Juvenile Idiopathic Arthritis (J.I.A) is a common form of arthritis that occurs within children under the age of 16 years old. The term ‘idiopathic’ is used within the medical presentation to indicate that there is no known origin or cause.
J.I.A is still not a condition that is commonly recognised, and it has every reason to be so. Currently the incidence rate of J.I.A is 1-2 in every 1000 children. This is in comparison to 1/1000 children have Diabetes Mellitus and 1.3/1000 children with Cerebral Palsy, both in which are two conditions well known.
Injury occurs from J.I.A through an auto-immune response. The human body’s immune system has a remarkable skill to constantly fight foreign matter, such as bacteria. For some individuals, the immune system attacks itself causing inflammation which is damaging.
Signs and symptoms of J.I.A include pain of joint movement, heat, swelling and stiffness. A key feature of J.I.A over other mechanical causes of pain is stiffness within a child as well as pain in the morning.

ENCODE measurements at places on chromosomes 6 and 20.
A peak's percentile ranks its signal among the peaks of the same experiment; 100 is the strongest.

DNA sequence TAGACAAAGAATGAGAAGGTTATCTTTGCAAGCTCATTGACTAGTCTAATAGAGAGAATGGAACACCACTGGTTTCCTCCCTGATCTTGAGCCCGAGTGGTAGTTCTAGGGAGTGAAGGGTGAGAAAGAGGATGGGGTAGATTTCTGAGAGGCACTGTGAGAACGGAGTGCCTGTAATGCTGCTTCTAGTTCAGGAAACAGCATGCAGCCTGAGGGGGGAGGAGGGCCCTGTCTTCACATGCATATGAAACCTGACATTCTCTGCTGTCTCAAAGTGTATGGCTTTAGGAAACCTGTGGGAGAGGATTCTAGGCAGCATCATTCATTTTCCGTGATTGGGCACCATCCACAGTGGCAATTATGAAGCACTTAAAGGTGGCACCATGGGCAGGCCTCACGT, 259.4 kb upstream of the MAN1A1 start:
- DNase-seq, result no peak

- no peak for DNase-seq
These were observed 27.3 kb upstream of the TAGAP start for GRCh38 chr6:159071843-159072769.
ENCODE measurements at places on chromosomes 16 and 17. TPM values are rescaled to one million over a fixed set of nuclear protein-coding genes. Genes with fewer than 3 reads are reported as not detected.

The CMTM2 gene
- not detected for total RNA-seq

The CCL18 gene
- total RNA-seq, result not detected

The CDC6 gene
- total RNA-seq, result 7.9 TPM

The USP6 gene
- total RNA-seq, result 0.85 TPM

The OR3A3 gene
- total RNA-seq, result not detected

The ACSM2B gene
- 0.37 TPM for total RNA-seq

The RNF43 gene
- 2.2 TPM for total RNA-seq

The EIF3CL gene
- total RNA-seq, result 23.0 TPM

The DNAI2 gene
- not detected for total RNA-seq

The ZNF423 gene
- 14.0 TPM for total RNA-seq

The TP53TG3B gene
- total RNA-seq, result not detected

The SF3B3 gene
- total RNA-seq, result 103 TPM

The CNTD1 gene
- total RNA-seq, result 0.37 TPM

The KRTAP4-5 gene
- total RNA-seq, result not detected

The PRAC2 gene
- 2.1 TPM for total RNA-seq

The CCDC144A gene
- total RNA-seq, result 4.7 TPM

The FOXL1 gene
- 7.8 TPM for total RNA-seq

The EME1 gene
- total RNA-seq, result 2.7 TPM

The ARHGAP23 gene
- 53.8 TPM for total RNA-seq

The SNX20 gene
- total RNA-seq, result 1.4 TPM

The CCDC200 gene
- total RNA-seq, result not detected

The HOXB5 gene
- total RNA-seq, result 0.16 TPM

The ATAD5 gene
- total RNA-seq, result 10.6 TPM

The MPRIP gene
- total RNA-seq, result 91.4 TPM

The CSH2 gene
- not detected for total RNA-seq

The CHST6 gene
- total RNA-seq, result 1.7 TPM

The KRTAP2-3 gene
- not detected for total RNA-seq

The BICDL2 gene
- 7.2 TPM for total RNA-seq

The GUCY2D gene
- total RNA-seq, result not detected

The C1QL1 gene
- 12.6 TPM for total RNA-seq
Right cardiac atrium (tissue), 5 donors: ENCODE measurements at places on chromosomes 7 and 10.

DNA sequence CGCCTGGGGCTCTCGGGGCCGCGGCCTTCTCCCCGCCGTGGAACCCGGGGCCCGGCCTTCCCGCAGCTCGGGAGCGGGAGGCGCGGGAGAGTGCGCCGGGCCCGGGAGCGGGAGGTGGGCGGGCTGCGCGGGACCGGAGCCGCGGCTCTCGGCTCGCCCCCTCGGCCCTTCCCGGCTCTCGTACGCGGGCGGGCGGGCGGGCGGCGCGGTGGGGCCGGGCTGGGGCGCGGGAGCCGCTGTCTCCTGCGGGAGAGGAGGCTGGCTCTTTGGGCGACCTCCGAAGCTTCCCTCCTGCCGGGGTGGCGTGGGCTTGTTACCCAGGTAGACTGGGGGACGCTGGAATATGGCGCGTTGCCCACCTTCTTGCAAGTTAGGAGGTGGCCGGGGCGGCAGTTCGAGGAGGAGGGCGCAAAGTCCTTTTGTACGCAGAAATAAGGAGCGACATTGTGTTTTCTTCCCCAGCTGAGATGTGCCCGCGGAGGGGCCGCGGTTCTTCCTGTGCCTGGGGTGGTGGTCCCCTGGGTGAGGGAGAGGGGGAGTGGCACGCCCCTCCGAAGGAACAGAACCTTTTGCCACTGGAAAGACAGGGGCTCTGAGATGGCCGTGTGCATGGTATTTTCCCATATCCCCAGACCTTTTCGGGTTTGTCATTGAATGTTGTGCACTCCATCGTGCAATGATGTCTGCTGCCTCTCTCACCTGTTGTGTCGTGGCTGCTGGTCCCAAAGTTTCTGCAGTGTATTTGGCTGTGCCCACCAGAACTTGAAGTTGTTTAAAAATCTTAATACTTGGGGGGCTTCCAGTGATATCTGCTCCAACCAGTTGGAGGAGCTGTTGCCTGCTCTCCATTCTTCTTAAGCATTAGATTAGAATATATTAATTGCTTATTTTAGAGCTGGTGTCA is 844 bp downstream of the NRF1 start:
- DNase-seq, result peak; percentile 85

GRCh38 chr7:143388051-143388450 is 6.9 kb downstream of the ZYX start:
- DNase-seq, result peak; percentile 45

Podiatry is one of the many health professionals that contribute to the management of children with J.I.A. Functional foot orthoses, footwear modifications, addressing leg length discrepancies and exercises are possible implemented treatments. Potentially we may also be the first clinician a child see’s regarding pain pre-diagnosis.
J.I.A not only causes chronic pain, but restricts a child’s ability to engage in physical activity and this has further implications. Children need to be, and deserve to be able to engage in life to allow for growth and development. Accurate diagnosis and the implementation of treatment enhances a child’s life who is living with J.I.A.
There is a magnitude of causes of pain within a child and therefore appropriate assessment is important to ensure accurate diagnosis and treatment.